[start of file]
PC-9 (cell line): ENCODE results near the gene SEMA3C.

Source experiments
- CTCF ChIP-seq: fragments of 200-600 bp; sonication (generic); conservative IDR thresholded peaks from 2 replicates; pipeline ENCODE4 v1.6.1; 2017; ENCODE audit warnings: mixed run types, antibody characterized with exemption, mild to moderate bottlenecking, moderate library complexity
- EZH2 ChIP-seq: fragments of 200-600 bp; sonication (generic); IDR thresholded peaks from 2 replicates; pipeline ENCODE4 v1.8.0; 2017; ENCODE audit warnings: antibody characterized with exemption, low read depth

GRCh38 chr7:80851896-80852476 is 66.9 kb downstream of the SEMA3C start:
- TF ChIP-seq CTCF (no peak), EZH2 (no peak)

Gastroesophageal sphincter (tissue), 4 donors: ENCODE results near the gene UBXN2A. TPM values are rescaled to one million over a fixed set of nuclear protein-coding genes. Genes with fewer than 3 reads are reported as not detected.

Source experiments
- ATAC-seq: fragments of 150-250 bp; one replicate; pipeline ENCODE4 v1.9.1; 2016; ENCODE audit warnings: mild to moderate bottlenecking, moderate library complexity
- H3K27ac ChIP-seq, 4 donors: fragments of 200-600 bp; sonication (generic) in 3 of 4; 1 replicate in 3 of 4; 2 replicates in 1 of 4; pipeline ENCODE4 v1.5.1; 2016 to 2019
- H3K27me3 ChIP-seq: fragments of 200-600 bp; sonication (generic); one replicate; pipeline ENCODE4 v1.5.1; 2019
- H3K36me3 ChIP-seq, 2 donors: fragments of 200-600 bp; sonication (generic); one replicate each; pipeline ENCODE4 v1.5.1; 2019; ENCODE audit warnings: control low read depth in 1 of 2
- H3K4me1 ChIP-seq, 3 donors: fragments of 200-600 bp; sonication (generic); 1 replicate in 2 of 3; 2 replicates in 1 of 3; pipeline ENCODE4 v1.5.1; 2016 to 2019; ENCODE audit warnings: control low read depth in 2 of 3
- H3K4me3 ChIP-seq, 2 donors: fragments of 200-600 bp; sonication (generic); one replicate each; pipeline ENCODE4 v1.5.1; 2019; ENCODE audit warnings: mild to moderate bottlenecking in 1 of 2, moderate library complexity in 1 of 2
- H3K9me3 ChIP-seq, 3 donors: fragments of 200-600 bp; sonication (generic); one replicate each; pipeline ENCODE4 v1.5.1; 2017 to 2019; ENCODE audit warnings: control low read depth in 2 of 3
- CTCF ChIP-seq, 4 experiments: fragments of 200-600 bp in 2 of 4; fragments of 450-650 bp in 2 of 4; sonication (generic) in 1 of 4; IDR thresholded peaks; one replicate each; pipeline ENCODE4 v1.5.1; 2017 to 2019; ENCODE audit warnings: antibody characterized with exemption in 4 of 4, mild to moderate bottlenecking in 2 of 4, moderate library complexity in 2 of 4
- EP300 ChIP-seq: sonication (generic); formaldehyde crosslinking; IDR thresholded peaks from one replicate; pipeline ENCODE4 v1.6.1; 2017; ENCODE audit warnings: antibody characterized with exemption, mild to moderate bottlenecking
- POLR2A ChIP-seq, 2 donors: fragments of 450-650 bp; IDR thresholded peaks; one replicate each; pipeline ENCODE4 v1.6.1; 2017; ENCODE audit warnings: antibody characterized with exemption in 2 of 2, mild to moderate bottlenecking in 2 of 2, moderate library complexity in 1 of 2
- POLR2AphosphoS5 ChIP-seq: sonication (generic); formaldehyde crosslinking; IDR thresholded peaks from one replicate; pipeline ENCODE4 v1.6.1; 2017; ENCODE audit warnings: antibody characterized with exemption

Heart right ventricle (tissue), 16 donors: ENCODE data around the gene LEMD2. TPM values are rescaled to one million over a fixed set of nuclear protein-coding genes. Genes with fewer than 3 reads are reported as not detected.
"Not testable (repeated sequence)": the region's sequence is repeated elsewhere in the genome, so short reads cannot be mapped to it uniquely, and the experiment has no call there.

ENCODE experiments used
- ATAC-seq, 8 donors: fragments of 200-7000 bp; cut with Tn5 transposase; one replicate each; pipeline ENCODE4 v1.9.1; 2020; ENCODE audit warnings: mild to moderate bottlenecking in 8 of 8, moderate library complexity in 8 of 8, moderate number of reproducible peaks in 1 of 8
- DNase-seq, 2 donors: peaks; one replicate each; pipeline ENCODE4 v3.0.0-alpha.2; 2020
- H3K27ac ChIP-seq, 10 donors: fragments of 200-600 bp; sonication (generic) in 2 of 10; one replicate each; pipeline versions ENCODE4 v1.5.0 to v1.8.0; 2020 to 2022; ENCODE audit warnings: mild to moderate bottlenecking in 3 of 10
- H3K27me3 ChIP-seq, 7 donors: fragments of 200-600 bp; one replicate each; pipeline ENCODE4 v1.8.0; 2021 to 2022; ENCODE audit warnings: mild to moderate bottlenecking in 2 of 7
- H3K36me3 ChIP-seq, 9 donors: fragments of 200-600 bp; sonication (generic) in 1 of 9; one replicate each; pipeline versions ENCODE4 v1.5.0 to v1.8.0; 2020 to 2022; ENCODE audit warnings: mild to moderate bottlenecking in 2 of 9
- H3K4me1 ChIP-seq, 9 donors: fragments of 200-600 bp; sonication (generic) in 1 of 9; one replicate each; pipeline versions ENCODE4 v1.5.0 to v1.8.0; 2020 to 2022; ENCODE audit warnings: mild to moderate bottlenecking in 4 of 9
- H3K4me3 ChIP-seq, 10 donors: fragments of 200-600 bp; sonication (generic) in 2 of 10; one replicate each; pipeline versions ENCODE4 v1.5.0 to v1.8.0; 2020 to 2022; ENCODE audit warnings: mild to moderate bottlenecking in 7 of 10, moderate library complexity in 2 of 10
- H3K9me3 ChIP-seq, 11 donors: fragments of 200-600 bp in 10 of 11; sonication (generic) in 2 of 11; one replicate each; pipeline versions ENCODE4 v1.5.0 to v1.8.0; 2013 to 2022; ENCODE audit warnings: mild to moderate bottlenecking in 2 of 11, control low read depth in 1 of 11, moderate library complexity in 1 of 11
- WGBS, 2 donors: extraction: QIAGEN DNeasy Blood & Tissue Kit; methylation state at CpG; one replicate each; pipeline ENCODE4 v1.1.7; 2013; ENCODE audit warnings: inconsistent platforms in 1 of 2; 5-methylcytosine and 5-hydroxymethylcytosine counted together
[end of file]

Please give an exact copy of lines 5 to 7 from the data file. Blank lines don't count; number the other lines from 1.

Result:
GRCh38 chr7:80851896-80852476 is 66.9 kb downstream of the SEMA3C start:
- TF ChIP-seq CTCF (no peak), EZH2 (no peak)

Gastroesophageal sphincter (tissue), 4 donors: ENCODE results near the gene UBXN2A. TPM values are rescaled to one million over a fixed set of nuclear protein-coding genes. Genes with fewer than 3 reads are reported as not detected.